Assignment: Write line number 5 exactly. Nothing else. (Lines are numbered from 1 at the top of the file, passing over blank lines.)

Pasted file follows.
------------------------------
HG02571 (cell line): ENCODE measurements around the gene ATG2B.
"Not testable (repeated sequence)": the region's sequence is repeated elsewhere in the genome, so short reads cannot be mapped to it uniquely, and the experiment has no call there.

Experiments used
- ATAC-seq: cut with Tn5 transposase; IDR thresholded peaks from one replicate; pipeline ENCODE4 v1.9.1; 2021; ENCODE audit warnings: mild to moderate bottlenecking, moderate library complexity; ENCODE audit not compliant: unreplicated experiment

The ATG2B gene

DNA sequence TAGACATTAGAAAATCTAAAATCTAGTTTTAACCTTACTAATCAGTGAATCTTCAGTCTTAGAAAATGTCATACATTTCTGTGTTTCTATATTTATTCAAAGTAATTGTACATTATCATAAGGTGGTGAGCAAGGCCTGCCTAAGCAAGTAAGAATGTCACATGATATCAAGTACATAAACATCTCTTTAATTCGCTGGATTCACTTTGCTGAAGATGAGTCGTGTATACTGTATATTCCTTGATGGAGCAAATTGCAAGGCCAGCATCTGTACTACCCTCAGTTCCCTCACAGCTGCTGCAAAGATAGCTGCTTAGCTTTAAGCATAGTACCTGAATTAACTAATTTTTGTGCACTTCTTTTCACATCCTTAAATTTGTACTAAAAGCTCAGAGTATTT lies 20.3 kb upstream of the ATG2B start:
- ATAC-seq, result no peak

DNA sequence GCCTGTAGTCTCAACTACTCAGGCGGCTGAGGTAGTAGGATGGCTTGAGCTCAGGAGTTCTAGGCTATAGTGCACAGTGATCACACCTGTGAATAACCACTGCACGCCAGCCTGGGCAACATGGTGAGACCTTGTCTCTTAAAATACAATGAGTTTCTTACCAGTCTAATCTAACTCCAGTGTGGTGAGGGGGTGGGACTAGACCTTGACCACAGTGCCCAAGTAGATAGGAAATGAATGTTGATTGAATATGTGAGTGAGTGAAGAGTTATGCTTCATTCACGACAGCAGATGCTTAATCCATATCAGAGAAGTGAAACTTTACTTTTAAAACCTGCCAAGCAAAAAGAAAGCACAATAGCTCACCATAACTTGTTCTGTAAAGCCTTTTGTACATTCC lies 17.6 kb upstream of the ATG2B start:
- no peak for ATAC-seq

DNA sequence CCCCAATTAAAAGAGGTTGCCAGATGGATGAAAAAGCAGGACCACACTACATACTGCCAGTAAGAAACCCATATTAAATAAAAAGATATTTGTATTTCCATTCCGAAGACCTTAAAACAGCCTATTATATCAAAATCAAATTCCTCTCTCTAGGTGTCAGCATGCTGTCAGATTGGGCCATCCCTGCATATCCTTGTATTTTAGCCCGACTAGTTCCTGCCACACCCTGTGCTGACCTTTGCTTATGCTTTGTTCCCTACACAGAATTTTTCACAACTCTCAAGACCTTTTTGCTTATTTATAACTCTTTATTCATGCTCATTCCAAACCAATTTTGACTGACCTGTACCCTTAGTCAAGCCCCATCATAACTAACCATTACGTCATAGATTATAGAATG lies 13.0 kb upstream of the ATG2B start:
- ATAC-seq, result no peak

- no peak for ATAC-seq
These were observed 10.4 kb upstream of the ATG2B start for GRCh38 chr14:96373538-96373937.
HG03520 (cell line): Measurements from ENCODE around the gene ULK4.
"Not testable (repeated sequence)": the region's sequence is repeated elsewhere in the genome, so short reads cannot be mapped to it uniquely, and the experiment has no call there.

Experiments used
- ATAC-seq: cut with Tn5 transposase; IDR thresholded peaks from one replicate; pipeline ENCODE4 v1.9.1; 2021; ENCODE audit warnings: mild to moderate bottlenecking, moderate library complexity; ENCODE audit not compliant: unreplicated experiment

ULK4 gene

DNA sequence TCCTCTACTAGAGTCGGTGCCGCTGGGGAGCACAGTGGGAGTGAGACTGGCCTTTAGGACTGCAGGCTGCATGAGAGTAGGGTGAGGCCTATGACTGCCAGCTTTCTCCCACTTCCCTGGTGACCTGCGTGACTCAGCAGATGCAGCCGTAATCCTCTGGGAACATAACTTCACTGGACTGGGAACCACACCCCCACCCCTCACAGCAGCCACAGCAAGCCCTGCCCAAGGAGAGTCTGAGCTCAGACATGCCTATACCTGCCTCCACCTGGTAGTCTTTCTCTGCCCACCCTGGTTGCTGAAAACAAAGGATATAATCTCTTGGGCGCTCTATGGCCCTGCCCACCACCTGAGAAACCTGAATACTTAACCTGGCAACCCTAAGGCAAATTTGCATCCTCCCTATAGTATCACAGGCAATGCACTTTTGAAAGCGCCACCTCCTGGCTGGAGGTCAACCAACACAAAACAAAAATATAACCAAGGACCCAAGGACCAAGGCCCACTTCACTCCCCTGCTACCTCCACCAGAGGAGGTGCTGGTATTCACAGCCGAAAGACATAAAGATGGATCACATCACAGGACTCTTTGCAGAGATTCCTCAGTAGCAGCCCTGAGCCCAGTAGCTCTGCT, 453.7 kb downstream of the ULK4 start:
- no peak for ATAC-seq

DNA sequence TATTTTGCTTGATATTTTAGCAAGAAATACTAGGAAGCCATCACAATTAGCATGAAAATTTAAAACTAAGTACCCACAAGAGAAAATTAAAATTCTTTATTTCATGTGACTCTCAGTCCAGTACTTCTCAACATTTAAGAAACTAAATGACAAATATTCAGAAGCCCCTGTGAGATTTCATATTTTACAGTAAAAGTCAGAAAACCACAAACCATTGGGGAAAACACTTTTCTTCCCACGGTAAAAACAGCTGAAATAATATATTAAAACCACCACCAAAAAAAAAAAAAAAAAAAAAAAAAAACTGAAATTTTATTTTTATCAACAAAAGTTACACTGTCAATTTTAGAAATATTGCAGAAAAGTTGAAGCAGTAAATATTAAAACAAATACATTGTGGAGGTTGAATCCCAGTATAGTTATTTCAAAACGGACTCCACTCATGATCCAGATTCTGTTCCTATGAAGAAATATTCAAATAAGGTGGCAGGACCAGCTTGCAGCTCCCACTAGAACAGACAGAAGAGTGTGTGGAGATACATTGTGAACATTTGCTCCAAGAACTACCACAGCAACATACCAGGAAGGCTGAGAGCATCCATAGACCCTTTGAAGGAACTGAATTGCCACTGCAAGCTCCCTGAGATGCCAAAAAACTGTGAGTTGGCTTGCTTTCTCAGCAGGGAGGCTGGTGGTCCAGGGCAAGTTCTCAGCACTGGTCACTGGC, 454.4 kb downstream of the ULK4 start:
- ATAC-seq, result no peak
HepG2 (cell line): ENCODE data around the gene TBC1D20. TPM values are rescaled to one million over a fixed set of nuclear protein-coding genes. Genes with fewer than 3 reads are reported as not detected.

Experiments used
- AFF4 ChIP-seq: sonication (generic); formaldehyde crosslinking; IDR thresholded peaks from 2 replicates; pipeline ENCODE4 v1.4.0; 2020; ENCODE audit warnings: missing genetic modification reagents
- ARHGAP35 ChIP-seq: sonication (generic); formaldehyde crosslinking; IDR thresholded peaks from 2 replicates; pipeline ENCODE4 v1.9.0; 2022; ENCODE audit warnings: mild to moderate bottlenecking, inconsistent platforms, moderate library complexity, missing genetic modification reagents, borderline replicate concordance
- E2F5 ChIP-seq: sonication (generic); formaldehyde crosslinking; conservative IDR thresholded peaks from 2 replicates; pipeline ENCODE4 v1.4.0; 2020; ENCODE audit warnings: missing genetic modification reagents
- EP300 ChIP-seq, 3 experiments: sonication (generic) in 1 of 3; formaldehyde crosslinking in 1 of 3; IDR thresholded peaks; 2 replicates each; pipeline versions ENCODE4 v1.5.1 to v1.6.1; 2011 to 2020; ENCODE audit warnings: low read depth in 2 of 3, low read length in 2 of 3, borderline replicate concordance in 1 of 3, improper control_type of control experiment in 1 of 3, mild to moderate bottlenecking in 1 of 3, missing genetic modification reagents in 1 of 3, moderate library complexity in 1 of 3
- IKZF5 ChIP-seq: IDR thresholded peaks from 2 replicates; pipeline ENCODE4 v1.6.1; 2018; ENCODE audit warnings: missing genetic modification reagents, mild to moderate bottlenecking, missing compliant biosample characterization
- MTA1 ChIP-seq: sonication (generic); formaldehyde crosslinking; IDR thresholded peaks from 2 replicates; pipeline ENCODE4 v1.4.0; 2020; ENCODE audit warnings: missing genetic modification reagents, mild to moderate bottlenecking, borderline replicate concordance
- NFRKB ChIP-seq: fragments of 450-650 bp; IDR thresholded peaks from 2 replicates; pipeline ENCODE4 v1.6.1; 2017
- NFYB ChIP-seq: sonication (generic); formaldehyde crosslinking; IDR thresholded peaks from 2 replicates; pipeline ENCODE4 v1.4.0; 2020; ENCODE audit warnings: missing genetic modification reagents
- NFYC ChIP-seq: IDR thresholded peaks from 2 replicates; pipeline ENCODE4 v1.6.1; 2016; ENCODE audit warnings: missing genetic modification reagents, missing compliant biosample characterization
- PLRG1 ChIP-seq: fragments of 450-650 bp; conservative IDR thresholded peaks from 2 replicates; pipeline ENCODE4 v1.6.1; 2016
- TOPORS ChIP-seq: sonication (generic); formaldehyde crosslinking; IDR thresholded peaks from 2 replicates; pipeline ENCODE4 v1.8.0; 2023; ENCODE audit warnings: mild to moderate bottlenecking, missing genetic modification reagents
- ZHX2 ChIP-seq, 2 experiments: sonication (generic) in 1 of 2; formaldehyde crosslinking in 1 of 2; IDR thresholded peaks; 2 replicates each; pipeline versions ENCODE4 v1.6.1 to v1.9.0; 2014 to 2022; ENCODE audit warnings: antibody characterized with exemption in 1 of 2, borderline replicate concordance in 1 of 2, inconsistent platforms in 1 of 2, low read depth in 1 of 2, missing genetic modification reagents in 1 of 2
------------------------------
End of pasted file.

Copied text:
The ATG2B gene